The times in which we live.

Can you remember ever having lived in a time of peace?

Seriously. Give it a little thought.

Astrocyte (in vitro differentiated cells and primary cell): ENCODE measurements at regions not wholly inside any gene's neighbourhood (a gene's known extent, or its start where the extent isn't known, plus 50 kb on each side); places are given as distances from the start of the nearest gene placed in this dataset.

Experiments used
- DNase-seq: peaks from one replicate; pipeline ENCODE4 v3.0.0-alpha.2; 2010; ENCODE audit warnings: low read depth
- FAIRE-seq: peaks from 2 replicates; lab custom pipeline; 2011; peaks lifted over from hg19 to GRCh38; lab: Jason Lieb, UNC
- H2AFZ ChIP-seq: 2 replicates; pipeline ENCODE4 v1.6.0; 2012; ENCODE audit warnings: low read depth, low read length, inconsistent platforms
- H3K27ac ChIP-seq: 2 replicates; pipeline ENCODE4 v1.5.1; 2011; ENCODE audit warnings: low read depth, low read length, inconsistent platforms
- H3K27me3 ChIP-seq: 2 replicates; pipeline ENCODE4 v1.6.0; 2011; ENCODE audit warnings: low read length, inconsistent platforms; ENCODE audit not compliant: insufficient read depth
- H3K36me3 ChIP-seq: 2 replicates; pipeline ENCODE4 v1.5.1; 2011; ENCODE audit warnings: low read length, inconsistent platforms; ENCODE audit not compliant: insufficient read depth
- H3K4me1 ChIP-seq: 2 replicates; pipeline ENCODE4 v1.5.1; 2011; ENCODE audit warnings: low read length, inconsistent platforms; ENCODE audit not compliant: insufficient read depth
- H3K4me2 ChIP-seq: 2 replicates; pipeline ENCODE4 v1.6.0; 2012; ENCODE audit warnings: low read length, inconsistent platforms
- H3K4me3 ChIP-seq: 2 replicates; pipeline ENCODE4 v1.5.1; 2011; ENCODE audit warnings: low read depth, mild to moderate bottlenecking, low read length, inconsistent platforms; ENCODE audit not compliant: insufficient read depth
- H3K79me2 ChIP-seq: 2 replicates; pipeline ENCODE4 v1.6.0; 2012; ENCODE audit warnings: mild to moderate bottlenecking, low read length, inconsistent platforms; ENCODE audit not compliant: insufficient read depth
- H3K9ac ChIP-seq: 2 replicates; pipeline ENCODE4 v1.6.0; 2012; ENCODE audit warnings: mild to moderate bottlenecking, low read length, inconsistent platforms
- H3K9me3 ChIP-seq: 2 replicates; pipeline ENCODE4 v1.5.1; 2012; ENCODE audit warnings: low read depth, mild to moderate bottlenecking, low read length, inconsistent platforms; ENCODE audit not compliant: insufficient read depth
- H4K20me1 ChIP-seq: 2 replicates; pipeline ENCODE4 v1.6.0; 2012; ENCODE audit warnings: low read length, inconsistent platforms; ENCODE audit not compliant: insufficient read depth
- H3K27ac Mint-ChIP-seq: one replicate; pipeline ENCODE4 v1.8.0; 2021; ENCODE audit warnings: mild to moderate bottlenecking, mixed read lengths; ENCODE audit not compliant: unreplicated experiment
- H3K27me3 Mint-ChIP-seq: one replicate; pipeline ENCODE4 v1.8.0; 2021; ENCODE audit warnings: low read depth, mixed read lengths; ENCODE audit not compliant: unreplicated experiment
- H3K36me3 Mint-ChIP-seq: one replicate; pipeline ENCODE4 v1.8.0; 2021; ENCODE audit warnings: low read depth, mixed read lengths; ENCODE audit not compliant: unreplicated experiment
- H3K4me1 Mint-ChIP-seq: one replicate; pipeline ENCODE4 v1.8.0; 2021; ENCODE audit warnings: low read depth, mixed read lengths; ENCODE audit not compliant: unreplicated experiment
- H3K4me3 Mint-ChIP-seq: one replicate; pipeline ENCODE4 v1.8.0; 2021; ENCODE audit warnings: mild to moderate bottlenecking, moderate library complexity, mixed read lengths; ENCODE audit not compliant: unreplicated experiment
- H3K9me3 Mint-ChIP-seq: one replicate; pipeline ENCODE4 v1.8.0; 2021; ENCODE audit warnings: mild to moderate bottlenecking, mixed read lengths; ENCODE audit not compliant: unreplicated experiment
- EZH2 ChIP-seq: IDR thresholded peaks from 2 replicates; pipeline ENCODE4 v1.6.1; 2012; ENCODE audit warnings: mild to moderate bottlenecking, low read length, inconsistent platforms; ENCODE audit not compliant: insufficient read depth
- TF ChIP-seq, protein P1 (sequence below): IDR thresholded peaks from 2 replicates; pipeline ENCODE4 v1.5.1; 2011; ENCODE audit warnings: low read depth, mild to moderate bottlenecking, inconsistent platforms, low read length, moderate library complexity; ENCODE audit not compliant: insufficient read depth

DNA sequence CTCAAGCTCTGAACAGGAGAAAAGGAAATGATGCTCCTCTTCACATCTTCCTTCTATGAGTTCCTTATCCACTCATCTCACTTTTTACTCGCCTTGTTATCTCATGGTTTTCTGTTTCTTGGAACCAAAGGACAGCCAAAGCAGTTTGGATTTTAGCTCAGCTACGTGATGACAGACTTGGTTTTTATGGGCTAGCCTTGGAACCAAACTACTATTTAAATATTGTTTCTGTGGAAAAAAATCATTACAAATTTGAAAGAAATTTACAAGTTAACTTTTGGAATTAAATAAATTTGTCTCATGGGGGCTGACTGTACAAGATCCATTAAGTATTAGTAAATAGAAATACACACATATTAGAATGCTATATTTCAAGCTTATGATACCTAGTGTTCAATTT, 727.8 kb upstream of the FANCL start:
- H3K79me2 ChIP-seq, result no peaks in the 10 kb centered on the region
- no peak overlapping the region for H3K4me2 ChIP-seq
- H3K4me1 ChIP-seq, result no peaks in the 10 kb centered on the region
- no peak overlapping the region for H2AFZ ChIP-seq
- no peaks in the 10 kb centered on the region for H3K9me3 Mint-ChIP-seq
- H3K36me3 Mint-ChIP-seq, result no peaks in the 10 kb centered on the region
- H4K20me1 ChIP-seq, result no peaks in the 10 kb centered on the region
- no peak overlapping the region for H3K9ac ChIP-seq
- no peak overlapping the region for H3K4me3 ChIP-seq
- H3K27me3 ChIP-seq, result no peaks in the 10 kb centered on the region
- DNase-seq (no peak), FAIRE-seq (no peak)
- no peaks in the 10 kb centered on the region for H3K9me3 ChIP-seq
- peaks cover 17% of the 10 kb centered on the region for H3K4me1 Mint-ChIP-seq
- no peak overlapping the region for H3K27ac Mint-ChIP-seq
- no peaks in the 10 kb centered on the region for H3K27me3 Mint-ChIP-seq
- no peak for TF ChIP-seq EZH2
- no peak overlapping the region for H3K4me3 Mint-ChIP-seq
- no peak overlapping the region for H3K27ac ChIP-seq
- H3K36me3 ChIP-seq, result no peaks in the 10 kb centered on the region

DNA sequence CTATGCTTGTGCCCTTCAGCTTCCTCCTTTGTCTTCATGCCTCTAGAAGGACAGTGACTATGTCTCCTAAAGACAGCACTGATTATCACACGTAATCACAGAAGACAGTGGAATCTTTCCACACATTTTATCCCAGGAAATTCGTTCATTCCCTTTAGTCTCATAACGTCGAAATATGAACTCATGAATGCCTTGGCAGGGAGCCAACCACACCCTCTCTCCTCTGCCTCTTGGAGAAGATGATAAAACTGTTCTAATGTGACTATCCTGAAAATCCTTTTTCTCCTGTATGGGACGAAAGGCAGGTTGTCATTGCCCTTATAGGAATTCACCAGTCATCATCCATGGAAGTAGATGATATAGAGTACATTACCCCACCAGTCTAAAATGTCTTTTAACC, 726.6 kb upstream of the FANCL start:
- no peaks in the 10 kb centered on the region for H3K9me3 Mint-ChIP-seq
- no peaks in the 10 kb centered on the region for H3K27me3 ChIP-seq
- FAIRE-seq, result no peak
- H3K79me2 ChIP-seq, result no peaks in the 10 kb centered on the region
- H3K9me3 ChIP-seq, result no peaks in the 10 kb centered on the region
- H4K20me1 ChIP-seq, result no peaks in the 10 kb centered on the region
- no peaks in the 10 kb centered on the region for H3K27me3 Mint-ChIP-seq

This is something I've been thinking a lot about lately, and I've reluctantly come to the conclusion that I can't think of a single period of time beyond a week or two in all the years I've been alive that I've known anything like peace in the geopolitical sense. I was born in the late 1970's with the horrors of the Vietnam War fading slowly in popular memory. Even though I was too young to really record any memories the Vietnam War was one of the first "bad things" I recall hearing or reading about as a youngster. Of course, as a child of the 80's I'd be asleep at the wheel (or just distracted by one of the many funny image sites on the Net...) if I neglected to bring up the Cold War the United States was embroiled in for most of my formative years. Yes, I speak of the time in which Communism was the enemy of the USian way of life and myriad wars were fought by deniable assets, authors of propaganda, and the ever-present threat of thermonuclear annihilation. If we didn't buck up, stand true to our principles, and recite the Pledge of Alleigance reverently at the ol' Stars and Stripes each and every morning then we'd find ourselves either standing in a soup line anxiously awaiting our daily allotment of black bread and borscht or be reduced to so much ash blown away on winds several times hotter than those at midday in the outskirts of Las Vegas.